More Africa NewsSouth Africa: Vodacom and MTN networks get big upgrades while Telkom plays catchup

June 22, 2022by myles0

Vodacom and MTN are aggressively competing for the crown of best mobile network in South Africa, while Telkom is busy playing catch up, and Cell C is getting left behind.

Capital expenditure (capex) indicates how much companies like network operators are investing in their networks.

Capex can include upgrades to a mobile operator’s radio access network and other infrastructure it uses to provide coverage.

In recent years, battery backup power at base stations has become a substantial component of operators’ capex.

Operators that out-invest their competitors tend to offer better network performance, provided they adopted the correct strategy for their capital expenditure.

South Africa’s biggest mobile network operator — Vodacom — recorded capital expenditure just shy of R11.15 billion for its South African operations during its 2021 financial year. That is an increase of 10.6% from the year before.

That is substantial when considering Vodacom South Africa’s service revenue increased by only 3.8% during the same period.

Vodacom’s aggressive capex increase could be a reaction to MTN’s continued dominance in mobile network quality in recent years.

For several years, MTN incurred a higher capex than Vodacom, but the red giant surpassed the country’s second-biggest operator in 2020.

MTN has repeatedly beaten Vodacom in MyBroadband’s Mobile Network Speed Test Reports.

It recently scored an average download speed of 73.39Mbps in the Q1 2022 report — far ahead of Vodacom’s average of 44.32Mbps.

MTN reported capital expenditure of R10.41 billion on its South African operations in 2021, compared to R7.54 billion in 2020.

Across MTN’s entire group, it spent more than 60% of capex on its radio access network and site infrastructure.

Only about 10% was used on its core and transmission networks.

MTN recently completed a R6.4-billion sale and lease-back deal of its towers. It would reinvest the proceeds in “strategic growth opportunities”, MTN said.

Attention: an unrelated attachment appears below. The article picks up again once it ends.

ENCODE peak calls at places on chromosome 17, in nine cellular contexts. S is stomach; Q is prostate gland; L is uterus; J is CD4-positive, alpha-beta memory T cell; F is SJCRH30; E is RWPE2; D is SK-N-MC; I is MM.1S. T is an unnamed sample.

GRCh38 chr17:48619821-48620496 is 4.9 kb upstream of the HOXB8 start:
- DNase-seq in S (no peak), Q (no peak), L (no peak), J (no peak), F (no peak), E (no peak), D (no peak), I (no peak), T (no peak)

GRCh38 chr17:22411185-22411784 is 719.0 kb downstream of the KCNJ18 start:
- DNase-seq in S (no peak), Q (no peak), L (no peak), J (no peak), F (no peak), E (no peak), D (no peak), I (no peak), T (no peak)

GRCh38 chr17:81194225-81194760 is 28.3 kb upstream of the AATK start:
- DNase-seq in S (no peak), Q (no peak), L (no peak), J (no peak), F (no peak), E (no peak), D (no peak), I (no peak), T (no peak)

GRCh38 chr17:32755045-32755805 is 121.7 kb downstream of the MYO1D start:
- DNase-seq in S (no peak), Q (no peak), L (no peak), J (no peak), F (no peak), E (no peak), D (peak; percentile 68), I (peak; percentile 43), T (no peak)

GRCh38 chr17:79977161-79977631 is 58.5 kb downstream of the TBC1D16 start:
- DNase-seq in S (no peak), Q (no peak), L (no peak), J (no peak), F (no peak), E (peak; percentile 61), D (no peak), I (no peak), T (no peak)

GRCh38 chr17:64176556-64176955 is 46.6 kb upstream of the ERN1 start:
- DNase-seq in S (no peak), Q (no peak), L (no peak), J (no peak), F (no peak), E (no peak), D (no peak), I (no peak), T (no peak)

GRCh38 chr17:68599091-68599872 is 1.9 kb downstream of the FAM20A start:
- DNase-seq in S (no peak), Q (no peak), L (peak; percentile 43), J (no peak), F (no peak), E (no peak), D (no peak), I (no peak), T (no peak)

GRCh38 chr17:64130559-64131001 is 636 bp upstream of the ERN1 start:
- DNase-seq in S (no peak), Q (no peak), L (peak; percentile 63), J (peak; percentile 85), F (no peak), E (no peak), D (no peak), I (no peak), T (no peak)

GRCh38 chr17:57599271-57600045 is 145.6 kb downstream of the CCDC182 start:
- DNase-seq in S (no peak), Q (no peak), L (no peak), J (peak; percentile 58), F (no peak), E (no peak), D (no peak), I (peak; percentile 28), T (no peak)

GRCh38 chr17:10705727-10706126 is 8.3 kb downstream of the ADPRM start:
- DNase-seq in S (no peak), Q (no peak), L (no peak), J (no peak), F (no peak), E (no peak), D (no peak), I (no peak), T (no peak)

Although Telkom has competed aggressively in the mobile space, it has played catchup with Vodacom and MTN since it first launched 8ta in 2010.

As Telkom’s mobile network launched over 15 years after Vodacom and MTN, it is far behind the other two operators when it comes to coverage.

Telkom has entered into roaming agreements with Vodacom and MTN to extend its reach.

Although it is only due to report its latest annual results next week, Telkom’s 2020/2021 financials give an indication of its capex approach.

Last year, Telkom had capex of about R7.69 billion, with R4.5 billion going towards its mobile division. That represents an increase of 22.5% in capex.

These figures do not include expenses on the Telkom Group’s BCX, Gyro, or Yep! divisions, which don’t form part of its mobile business.

For the first six months of its latest financial year, capex was up 22.7%.

Cell C is actively decommissioning its radio access network and cutting expenditure due to severe financial challenges.

As a result, its capital expenditure was R195 million in 2020.

In its 2020 financial results presentation, Cell C estimated it would have to spend about R12.4 billion every year to try and compete with Vodacom and MTN.

It also estimated it would take around 18 years to achieve — assuming it builds 400 sites per year and its competitors build none.

Even ignoring the wholly impractical timeline, this would be an impossible endeavour.

Cell C’s net service revenue was around R13 billion in its 2020 financial year, and its outstanding debt has put it on the brink of bankruptcy.

For this reason, Cell C has chosen to stop investing in its own cellular infrastructure.

Its contract subscriber now roams on Vodacom’s network, and Cell C has struck a deal with MTN to build and manage its cellular network.

The graph below shows the capex and service revenue of South Africa’s three biggest mobile networks — Vodacom, MTN, and Telkom.

Viewing capex in relation to mobile revenue is a ratio called capital intensity.

It tells you what percentage of income an operator spends on their network, and illustrates the advantage big operators have over smaller ones.

Source: MyBroadband

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